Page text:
I readily concede that there are clubs and clubs—that clubs differ very much in character. The atmosphere in some well-regulated clubs may not of necessity be prejudicial to the life of a young person, but up and down the country, in a vast number of clubs used by working people of various designations in industrial areas, the atmosphere and the whole environment leaves much to be desired. And the employment of under-eighteens in such places is most undesirable and could scarcely fail to have a damaging effect on the unformed character of an adolescent. Never was it more important to train youth for serviceable occupation and prevent their drifting into undesirable avenues of employment. I can instance a town where years ago three public-houses only were licensed. To-day, in addition to those three public-houses, there are from twenty to twenty-five clubs. These clubs have different names, but their purpose differs very little, and in a number of cases they are not much other than mere drinking shops and gambling dens. Are these the places in which your Lordships would have girls and boys of from fifteen to eighteen employed, supplying liquor?

I would remind your Lordships that these clubs are not even liable to police supervision. To contend that the atmosphere of such places is fit for young people to be employed in is to be blind to their moral welfare. I am told that in one such club in the North of England £3,000 has been taken in money for drinks in less than one single week. In the early days of the club movement there were some pretensions to cultural value in club life. To-day that has very largely ceased, and now for the main part the chief function of these clubs is the supply of drink, and still more drink. These clubs are not restaurants; they are in many cases little better than drinking dens. In these days our courts are filled with sad cases of juvenile delinquency. I can conceive of few things more conducive to the growth of such delinquency than to let young people spend their working hours in the atmosphere of the average club in the average industrial area. In many such clubs, girls are admitted as guests. There is all too much reason to fear that the morals of the club-frequenter, especially under the influence of drink, are in danger of lapsing into sub-Christian standards.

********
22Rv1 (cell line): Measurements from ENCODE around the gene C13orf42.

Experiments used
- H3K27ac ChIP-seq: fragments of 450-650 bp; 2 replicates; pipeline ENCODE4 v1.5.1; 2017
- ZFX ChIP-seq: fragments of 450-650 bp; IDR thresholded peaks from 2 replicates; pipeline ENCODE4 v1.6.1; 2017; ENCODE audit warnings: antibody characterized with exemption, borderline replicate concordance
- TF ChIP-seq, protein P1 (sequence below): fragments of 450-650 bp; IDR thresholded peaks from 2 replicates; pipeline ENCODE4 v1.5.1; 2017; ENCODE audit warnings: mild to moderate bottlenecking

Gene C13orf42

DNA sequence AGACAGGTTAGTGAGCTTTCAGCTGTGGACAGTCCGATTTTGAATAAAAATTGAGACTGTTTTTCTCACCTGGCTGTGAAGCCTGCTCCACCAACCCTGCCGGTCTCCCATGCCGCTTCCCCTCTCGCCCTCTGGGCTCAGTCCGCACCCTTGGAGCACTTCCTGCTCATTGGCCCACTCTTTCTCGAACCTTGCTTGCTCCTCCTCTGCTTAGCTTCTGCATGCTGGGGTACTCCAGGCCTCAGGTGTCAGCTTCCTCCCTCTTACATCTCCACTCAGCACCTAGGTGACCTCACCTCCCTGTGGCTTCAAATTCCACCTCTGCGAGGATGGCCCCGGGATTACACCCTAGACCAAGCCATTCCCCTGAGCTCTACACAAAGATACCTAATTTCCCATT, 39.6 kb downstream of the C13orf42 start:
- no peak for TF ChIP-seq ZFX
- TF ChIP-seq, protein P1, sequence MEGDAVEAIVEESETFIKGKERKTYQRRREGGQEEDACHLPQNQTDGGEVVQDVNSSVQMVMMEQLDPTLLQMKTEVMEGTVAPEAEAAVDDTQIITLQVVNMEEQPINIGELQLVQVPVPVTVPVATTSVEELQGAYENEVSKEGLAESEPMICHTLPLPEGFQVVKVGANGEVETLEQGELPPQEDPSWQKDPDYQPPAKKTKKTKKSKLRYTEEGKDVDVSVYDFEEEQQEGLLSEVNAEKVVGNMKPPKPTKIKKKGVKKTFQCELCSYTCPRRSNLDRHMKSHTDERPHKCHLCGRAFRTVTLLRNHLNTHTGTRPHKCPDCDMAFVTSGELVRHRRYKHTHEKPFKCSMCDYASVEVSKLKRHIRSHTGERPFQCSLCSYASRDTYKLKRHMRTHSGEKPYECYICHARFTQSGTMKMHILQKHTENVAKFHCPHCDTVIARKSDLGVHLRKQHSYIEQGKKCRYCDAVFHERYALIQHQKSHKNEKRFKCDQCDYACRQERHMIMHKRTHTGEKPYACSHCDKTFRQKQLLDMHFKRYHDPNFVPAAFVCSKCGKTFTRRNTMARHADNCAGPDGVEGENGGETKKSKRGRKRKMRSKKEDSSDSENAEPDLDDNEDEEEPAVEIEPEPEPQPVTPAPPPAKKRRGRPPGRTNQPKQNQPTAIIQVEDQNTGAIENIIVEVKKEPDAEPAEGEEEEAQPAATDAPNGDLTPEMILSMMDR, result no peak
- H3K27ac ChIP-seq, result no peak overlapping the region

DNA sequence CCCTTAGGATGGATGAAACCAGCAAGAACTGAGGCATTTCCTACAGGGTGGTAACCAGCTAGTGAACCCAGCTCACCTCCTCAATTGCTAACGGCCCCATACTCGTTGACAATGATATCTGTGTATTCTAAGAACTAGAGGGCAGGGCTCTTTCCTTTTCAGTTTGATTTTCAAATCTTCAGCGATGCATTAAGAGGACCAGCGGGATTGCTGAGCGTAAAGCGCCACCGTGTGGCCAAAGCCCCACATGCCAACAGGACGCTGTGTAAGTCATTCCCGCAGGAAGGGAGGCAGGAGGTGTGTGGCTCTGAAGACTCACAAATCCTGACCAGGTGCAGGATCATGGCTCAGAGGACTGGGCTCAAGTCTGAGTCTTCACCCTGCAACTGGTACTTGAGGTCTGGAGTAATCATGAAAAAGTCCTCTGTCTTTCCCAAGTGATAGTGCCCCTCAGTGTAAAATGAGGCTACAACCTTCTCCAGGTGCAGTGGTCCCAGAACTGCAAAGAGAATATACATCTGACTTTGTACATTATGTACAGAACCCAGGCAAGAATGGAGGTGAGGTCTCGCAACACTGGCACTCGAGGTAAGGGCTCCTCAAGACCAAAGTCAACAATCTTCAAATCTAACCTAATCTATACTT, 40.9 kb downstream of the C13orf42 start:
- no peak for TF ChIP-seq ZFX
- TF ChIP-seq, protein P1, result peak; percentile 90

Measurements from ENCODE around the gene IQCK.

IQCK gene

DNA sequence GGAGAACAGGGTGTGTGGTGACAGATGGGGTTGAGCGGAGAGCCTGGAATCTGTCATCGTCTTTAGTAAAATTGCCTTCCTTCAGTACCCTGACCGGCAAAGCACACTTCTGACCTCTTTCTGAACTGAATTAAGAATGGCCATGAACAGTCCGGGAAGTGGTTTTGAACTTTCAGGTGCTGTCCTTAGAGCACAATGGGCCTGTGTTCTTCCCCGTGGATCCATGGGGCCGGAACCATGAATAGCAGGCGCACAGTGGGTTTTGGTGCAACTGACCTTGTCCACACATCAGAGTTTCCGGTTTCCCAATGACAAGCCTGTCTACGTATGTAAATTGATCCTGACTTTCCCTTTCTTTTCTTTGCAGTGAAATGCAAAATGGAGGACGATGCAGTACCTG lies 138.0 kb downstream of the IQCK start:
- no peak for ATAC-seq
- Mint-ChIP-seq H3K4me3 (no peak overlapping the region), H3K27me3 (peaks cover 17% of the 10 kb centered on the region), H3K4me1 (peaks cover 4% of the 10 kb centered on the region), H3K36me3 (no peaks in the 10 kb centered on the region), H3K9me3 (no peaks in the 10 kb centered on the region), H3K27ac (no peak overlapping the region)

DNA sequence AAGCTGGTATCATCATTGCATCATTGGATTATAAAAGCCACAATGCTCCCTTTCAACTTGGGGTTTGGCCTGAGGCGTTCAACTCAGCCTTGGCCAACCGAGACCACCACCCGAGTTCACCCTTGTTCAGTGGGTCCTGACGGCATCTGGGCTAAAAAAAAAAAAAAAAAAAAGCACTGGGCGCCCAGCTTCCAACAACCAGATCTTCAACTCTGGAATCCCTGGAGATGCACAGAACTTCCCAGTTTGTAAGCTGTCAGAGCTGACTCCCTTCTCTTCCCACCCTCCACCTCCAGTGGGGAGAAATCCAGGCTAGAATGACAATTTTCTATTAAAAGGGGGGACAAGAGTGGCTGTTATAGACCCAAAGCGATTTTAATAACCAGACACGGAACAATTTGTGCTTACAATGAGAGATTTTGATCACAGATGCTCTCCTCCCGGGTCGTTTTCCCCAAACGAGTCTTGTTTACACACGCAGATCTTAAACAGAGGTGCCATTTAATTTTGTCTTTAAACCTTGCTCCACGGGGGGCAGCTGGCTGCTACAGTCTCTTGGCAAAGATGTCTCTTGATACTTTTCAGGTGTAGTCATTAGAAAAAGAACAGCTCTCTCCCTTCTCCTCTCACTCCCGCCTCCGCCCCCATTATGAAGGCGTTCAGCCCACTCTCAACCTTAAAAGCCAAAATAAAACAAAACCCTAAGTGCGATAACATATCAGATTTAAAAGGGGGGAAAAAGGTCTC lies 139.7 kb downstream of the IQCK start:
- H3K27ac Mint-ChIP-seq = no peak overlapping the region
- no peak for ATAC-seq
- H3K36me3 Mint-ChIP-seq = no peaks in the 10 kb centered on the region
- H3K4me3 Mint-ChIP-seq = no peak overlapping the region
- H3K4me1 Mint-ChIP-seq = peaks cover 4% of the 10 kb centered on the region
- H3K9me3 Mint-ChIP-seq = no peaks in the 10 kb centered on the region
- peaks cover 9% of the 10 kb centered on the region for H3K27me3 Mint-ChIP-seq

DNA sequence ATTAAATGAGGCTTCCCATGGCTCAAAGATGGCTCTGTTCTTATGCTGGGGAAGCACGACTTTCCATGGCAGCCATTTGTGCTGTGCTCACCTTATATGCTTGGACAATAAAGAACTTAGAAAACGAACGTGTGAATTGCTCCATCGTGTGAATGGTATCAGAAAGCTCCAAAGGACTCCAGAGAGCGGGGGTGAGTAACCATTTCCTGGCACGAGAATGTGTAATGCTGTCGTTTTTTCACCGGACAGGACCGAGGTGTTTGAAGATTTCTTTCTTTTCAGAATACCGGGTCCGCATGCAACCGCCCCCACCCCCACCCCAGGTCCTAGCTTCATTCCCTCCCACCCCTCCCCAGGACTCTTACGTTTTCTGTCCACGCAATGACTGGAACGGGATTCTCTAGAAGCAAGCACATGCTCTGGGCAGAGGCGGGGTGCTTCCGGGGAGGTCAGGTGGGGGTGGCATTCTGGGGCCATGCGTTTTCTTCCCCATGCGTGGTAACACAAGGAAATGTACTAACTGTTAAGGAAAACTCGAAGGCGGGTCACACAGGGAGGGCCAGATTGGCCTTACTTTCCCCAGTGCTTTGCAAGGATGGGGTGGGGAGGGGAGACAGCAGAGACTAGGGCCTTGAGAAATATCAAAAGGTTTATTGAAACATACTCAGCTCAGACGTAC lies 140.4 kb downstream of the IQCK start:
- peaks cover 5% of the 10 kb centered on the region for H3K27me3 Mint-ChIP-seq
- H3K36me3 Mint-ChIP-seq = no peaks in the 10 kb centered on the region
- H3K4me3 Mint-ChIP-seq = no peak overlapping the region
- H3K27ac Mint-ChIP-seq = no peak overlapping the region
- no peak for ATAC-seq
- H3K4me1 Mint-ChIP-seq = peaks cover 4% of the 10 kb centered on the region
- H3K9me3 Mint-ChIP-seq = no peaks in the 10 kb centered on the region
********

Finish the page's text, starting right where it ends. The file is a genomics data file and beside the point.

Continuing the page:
Further, club hours make it next to impossible for young employees to attend Divine Worship, even if they have an inclination to do so. Just at the time when spiritual culture is most necessary they would be debarred by their hours of labour, to say nothing of its nature, from attending any meeting for religious instruction. I believe that such club life as I have instanced is well-nigh as dangerous to the welfare of young people as "pub" life. Your Lordships have agreed to prohibit young persons, including the sons and daughters of licensees, serving in "pubs." I submit that to be consistent they must also be prohibited from working in clubs for the supply of liquor. In conclusion, let me say that I am in no way wedded to the form of this particular Amendment, and will gladly withdraw it after having had this opportunity of stating the case as I have done, if the Government prefer not to accept it and have another and possibly better solution to accomplish the same end. I would add only that at the Methodist Conference yesterday a resolution regretting the action of your Lordships' House in deleting clubs from the Bill and urging His Majesty's Government to reinstate them was carried unanimously. And that was not on my initiative. I beg to move.